The Attributes are the sources of the Names: Life gives rise to the All-Living, Knowledge to the All-Knowing, and Power to the All-Powerful. About 1,000 of God’s many Names are known to us. The Names are the sources of the acts: giving life has its source in the All-Living, and knowing everything down to the smallest originates in the All-Knowing. God is “known” by His acts, Names, and Attributes. Whatever exists in the universe, in the material and immaterial worlds, is the result of the Names’ and Attributes’ manifestations: Universal and individual provision points to His Name the All-Providing, and the All-Healing is the source of remedies and patient recovery. Philosophy has its source in Wisdom, and so on. The acts, Names, and Attributes are the “links” between God and the created, or the “reflectors” with which to have knowledge of God.

Although we try to know or recognize God by His acts, Names, and Attributes, we must not think of Him in terms of associating likeness or comparison unto Him, for nothing resembles Him. He is absolutely One, Single, and totally different from all that exists or has the potential to exist. In this sense, His Oneness is not in terms of number. He also has Unity and relations with the created. To have some knowledge of Him through His acts, Names, and Attributes, some comparisons are permissible. This is pointed to in the verse: For God is the highest comparison (16:60). The writer’s using the Sun as a unit of comparison to understand God’s acts, Names, and Attributes should be considered from this perspective. 

Tawhid and its social implications

All religions revealed to the Prophets have the same essence. Over time, however, the original message was misinterpreted, mixed with superstition, and degenerated into magical practices and meaningless rituals. The conception of God, the very core of religion, was debased by anthropomorphism, deifying angels, associating others with God, considering Prophets or godly people as incarnations of God (Jesus Christ, Buddha, Krishna, and Rama), and personifying His Attributes through separate deities.

The Prophet rejected such theological trends and restored the conception of God as the only Creator, Sustainer, and Master of all creation to its pristine purity. Thus, as John Davenport puts it:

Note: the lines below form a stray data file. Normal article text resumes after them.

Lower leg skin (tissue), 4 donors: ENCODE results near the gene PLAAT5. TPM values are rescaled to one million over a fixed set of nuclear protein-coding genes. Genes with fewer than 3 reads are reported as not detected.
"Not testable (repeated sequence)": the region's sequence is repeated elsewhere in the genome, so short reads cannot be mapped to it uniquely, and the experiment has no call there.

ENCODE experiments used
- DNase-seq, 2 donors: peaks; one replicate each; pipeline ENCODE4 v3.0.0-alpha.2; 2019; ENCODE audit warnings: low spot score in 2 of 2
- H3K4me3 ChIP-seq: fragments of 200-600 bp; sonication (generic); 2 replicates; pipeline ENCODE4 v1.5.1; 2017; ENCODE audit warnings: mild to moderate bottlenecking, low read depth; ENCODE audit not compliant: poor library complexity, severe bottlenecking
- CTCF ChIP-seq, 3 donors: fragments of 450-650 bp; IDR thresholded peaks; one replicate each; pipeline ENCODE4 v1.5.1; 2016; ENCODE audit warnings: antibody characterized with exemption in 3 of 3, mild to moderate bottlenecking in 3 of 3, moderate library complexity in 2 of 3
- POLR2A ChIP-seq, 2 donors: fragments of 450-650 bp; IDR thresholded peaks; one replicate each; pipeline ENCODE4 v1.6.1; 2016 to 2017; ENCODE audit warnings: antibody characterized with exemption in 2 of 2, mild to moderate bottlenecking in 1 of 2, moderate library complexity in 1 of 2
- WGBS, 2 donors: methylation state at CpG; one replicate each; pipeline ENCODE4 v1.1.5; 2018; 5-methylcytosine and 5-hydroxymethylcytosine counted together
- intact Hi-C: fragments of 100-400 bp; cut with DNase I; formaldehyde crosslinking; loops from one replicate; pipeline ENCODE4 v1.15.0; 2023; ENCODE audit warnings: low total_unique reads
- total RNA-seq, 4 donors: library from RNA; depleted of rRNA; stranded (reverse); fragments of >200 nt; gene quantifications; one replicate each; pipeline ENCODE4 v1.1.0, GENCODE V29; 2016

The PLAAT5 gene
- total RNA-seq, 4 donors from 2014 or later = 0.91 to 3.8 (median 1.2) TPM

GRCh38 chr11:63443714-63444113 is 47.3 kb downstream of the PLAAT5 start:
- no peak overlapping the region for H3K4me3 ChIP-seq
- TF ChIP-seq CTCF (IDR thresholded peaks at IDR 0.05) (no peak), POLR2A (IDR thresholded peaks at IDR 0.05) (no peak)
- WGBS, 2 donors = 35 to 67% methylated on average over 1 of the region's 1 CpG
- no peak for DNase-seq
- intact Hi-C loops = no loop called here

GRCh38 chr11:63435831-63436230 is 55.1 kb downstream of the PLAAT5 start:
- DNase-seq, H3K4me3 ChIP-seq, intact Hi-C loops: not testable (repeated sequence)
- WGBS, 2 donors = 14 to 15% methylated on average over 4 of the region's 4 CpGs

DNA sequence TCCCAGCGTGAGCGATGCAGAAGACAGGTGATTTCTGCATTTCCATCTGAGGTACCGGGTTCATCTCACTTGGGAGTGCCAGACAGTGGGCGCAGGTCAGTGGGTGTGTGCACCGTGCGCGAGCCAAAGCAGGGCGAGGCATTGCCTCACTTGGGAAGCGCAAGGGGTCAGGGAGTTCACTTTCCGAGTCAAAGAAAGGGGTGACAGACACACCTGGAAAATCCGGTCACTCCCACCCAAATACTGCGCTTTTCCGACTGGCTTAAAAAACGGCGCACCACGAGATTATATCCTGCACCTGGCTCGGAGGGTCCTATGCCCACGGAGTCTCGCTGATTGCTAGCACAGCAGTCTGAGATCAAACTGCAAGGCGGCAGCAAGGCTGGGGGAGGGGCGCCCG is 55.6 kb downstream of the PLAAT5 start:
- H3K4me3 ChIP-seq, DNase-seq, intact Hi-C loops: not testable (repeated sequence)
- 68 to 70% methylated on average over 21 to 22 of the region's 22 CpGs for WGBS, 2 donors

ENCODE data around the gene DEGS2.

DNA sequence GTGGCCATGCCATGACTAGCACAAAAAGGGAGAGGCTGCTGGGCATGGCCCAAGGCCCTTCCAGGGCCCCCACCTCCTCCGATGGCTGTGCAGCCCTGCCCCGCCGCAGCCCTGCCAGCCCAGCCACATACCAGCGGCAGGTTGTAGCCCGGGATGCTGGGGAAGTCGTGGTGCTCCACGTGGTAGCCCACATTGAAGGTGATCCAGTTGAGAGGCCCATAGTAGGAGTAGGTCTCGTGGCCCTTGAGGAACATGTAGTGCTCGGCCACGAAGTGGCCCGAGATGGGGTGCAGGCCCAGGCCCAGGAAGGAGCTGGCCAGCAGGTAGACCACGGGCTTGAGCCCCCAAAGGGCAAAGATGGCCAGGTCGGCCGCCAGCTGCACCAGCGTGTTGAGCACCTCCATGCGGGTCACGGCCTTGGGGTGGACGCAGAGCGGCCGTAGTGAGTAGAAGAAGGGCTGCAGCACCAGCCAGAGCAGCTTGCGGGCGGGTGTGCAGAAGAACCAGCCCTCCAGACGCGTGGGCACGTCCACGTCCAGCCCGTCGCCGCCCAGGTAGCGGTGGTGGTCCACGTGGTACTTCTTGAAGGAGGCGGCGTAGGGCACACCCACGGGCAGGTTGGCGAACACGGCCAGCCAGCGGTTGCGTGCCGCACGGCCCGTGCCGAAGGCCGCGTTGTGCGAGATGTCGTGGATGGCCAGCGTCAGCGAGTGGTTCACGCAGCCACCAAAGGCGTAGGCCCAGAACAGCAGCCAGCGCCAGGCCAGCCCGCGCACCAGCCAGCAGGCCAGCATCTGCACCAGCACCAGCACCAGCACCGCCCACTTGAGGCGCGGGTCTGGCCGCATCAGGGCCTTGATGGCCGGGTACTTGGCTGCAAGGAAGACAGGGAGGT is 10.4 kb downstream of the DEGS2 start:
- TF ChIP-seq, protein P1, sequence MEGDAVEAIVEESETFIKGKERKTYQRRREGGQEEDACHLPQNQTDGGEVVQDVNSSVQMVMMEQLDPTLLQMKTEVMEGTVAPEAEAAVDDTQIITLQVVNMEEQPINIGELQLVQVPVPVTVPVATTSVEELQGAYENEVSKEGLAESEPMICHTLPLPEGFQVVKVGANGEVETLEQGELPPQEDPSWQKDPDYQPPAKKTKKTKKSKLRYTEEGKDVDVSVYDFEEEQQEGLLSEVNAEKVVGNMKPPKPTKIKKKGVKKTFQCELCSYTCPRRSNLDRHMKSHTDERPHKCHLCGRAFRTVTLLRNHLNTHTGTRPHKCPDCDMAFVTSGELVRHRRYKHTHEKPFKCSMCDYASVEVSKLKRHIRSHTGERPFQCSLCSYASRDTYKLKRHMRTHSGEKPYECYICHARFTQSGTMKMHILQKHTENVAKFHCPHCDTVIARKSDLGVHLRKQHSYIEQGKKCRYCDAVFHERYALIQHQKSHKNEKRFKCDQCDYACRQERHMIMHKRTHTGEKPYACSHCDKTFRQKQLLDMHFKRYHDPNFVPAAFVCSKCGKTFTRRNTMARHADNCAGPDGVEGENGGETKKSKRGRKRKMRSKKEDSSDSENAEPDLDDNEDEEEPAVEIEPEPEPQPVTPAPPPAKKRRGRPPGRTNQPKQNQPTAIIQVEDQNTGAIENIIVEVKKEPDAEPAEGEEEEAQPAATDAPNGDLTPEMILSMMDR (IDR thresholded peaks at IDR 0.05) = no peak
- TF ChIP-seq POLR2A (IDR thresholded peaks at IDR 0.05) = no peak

Among many excellencies of which the Quran may justly boast are two eminently conspicuous: the one being the tone of awe and reverence which it always observes when speaking of, or referring to, the Deity, to Whom it never attributes human frailties and passions; the other the total absence throughout it of all impure, immoral and indecent ideas, expressions, narratives, etc., blemishes, which, it is much to be regretted, of too frequent occurrence in the Jewish scriptures.

Tawhid, Divine Unity and Oneness, is clearly observed throughout the universe. If we look at ourselves and our environment, we easily discern that everything depends upon this principle. For example, our bodily parts cooperate with each other. Each cell is so connected with the whole body that the One Who created it must be He Who created the body. Likewise, each element comprising the universe is interrelated and in harmony with each other element and the universe as a whole.

Given this, the only logical conclusion is that the same Creator Who created the particles created the universe, and that the motion of subatomic particles is the same as that observed in the solar system. Everything originates from “one” and returns to “one”: We originated the first creation, so We shall bring it back (to its former state) again (21:104). A tree, for instance, grows out of a seed or a stone and finally results in a seed or a stone. This strict obedience to the One Who established that order explains why the universe is so orderly and harmonious. As the Creator, One, All-Omnipotent and All-Knowing, operates it directly, how could it be otherwise? As the Qur’an reminds us: